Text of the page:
Time was that the only thing Charles Wang, chairman and chief executive officer of Islandia, New York based software giant Computer Associates International Inc, used to do was buy companies. These companies were typically in poor shape, having passed their prime some time before, and some were so demolished they were practically acquired off the courthouse steps. Wang’s acquisition SWAT team would then sweep in, put hordes of personnel to the pink slip sword, renegotiate contracts in CA’s favor with the assimilated vendor’s user base, slap the prefix CA on the new product portfolio, and sit back as the new division was milked for revenue. This business model of over 60 purchases since the company’s founding in 1976 was hailed variously as either brutal asset stripping, or simply as a kind of diamond-pure mainframe Realpolitik. Wang came to be seen as a kind of bete noire of the enterprise software industry, a figure salesmen used to frighten their customers with, as in If you don’t buy from us CA will buy us – and then you’ll be sorry! No-one was interested in CA’s technology vision because it didn’t have one (or at least one that anyone believed in, though various pretentious post-hoc rationalizations for the latest two or three buyouts were occasionally proffered); no-one was interested in the future developmental paths of any product, such as The ASK Group Inc’s Ingres relational database, after its June 1994 acquisition, because it was assumed there would be no further technical enhancements.
By Gary Flood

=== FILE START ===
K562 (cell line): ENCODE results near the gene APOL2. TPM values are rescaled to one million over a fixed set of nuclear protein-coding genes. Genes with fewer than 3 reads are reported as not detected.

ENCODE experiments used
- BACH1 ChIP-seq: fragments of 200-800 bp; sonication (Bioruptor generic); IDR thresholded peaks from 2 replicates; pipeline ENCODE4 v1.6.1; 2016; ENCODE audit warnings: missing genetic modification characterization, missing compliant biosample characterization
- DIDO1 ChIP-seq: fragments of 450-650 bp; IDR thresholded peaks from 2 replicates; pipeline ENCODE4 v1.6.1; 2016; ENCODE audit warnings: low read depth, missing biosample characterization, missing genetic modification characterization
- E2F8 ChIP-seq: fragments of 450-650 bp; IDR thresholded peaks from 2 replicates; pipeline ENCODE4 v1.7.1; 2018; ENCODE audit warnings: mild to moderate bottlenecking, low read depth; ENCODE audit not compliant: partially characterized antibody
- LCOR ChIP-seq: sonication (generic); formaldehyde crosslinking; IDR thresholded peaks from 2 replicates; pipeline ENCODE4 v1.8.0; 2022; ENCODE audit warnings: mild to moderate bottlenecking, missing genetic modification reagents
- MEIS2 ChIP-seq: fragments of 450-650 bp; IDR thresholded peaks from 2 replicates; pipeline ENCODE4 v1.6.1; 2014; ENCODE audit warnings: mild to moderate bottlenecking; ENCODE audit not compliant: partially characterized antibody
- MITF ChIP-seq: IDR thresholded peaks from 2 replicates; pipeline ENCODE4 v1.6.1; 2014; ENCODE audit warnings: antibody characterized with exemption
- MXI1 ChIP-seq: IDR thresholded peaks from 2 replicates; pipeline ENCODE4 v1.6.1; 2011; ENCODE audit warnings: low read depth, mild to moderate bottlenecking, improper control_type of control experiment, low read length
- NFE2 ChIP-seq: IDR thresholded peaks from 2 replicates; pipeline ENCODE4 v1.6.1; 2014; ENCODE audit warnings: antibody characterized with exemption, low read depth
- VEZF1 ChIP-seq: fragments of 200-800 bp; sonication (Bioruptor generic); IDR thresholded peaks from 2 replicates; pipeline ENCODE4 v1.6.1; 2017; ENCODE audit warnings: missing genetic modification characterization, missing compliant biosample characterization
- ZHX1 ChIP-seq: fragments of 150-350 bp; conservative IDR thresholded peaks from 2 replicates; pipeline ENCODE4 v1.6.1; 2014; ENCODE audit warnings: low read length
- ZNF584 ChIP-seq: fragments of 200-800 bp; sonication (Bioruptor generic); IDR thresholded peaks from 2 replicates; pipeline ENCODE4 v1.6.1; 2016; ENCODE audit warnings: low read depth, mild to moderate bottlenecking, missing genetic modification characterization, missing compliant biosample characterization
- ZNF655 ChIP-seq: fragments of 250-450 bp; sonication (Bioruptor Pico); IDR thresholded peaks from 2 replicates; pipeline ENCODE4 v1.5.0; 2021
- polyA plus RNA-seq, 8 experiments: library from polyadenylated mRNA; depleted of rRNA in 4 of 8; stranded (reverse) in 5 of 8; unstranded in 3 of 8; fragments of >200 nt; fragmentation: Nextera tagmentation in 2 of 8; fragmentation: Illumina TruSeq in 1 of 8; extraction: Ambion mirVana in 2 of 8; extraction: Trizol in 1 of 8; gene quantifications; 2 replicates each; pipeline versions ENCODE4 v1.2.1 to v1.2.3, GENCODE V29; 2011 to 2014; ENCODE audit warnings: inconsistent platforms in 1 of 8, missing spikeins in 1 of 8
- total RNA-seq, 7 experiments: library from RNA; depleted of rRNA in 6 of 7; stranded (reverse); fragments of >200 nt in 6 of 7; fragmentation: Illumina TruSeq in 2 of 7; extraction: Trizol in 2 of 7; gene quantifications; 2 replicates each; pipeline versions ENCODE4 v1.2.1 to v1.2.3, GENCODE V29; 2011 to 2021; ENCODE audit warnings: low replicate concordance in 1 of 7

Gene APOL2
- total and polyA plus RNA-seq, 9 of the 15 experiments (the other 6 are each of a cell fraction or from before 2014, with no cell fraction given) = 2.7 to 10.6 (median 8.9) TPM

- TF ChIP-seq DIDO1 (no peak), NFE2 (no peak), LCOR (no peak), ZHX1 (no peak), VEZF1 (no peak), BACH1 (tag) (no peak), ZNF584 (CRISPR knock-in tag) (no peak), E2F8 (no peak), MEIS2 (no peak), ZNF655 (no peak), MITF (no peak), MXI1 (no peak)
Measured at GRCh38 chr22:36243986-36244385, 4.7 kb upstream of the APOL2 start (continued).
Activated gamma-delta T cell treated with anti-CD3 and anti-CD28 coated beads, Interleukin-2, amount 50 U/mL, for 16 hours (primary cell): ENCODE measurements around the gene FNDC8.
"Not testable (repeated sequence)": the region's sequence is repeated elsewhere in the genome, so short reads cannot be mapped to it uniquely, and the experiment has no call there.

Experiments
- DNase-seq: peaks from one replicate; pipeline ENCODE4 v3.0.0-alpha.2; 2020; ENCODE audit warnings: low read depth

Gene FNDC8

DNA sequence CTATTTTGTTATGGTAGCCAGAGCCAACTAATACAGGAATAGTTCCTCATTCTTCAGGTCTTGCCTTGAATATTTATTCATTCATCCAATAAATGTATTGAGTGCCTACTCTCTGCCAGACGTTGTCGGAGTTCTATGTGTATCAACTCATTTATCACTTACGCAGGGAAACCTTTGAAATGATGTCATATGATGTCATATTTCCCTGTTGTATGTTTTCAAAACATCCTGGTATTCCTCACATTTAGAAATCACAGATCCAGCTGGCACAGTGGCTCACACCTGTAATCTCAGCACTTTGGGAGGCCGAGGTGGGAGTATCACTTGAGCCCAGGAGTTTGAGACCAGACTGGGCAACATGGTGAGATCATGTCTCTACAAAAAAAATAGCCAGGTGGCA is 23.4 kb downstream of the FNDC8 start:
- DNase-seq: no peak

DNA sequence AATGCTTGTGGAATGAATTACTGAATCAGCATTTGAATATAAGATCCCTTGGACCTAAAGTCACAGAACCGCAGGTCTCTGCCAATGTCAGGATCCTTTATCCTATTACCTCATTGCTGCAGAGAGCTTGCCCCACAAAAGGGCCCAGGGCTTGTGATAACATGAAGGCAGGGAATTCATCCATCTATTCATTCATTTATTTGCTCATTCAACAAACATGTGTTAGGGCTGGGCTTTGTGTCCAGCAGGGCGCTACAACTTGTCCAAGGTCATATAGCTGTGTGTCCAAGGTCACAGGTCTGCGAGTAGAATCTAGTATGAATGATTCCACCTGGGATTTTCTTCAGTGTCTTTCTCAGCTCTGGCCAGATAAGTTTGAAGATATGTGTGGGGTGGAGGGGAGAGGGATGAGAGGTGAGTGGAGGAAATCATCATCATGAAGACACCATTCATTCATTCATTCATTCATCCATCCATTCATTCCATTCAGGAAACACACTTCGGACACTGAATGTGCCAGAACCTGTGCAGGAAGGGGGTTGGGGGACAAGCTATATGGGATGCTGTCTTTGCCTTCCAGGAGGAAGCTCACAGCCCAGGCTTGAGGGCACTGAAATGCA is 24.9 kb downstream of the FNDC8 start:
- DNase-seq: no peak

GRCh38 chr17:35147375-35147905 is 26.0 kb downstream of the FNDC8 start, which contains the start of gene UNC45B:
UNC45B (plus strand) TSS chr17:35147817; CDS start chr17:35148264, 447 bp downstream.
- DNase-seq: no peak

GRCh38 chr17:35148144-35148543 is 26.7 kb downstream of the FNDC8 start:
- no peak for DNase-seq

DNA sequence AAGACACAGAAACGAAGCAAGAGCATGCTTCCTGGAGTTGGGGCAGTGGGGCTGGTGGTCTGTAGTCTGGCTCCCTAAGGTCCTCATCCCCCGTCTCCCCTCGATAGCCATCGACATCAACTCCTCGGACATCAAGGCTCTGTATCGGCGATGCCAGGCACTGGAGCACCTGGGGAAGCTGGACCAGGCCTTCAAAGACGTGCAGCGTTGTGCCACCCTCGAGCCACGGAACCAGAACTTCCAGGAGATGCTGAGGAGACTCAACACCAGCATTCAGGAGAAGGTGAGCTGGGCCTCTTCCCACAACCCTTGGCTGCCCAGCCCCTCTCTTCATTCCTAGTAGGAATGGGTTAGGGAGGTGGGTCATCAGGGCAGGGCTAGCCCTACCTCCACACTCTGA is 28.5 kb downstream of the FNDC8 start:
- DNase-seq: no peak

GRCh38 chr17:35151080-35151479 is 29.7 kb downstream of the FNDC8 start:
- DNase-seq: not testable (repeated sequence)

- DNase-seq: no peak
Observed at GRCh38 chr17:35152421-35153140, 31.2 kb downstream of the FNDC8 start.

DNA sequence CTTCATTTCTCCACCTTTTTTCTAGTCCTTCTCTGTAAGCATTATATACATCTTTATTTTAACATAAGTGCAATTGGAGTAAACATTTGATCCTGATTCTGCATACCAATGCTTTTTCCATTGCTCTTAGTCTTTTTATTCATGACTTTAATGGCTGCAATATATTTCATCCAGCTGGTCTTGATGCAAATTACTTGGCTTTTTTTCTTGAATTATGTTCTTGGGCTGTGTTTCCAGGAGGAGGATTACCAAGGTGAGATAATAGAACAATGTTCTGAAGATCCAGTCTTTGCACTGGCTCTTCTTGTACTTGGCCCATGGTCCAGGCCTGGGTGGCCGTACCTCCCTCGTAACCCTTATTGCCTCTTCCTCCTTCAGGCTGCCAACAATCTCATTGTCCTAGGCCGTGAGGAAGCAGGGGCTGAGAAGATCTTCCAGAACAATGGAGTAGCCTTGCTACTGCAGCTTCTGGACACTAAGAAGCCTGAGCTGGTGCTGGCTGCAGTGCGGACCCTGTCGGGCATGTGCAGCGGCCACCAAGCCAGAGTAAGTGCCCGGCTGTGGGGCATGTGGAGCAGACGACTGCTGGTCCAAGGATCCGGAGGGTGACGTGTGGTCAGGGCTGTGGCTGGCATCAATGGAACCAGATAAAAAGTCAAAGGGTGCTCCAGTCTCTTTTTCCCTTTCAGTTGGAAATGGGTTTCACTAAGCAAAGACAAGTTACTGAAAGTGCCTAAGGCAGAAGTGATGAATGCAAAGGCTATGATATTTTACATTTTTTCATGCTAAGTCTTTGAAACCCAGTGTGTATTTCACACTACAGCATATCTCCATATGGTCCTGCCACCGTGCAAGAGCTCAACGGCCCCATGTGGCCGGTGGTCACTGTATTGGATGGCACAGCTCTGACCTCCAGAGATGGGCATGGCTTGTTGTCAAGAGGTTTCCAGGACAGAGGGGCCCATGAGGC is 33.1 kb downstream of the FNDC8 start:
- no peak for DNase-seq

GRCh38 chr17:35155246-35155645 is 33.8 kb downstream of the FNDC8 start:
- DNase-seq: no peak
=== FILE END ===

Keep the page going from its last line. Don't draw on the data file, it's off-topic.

Then, from around late 1991, things started to change. For in that year CA releasing information and then software on, incredibly enough, a home grown product, one that it had actually written itself – Unicenter, a cross-platform systems management suite. Around the same time Tony Wang, Charles’ high-performance sports-car collecting brother, the man credited with patenting the CA takeover algorithm, left the company, and in retrospect it now seems that at least some of the demonic cast of Charles’ reputation is more deservedly laid at his financier brother’s door. For Charles, it turns out, is not a vicious capitalist at all, but a technologist, even rather a sweetie, given his well-known concern for humanitarian causes, such as reuniting missing children and the Operation Smile program for reconstruction of the faces of disabled youngsters. At least that has been the message the past couple of years at CA-World, the humongous (25,000 attendees, including 400 journalists from all corners of the globe where CA has bought an outlet) annual user conference it holds in hot, muggy New Orleans every July. New Orleans, incidentally, is a big fan of Computer Associates, and with good cause; the company ripped up all the streets in the historic French Quarter and downtown to install ISDN lines that hotlink the six acre Ernest N Morial conference center and local hotels to the web; and with all those thirsty CA users trawling the blues bars of Bourbon Street until all hours, stuffed after eating their alligator etouffe and other Cajun delicacies, the city makes some $40m per year off of the annual celebration of all that is CA (all the taxicab receipts have CA logos on them, for example). Last week, in temperatures so humid that Sun Microsystems Inc CEO Scott McNealy, who delivered his usual anti-Microsoft (his Javastation password is N-O To NT) gag-a-minute Java Uber Alles speech as one of the keynotes, joked that Charles always books New Orleans this time of year because it’s cheap, those taxis all bore the show’s slogan as well: The Magic Of Software. This theme, which got old pretty quickly, was repeated again and again by both Wang and his able lieutenant Sanjay Kumar, CA’s president and chief operating officer. The opening of the conference Sunday night, for example, featured an irritating magician, Franz Harary, who had two glamorous assistants, Jasmine (also, strangely enough, the name of CA’s nascent OO database, named in fact in honor of Charles’ daughter) and Tina G. (also the way Unicenter’s next version’s name, TNG, or The Next Generation, gets pronounced). Various allegedly interesting and spectacular magical things happened, then with a flash and a bang Wang himself appeared as if by… you know what. I am happy to say that CA has been able to work a lot of magic in the past year, announced Wang. And indeed CA has been going gangbusters, ramping up its Year 2000 solution, and even breathing life into what many took to be undead software lines like its Masterpiece business software line and a new version of its OpenIngres database, hailed by CA as the best rev of the software since 1989. That would probably explain why it was too exhausted to really come up with anything particularly newsworthy for CA World 1997.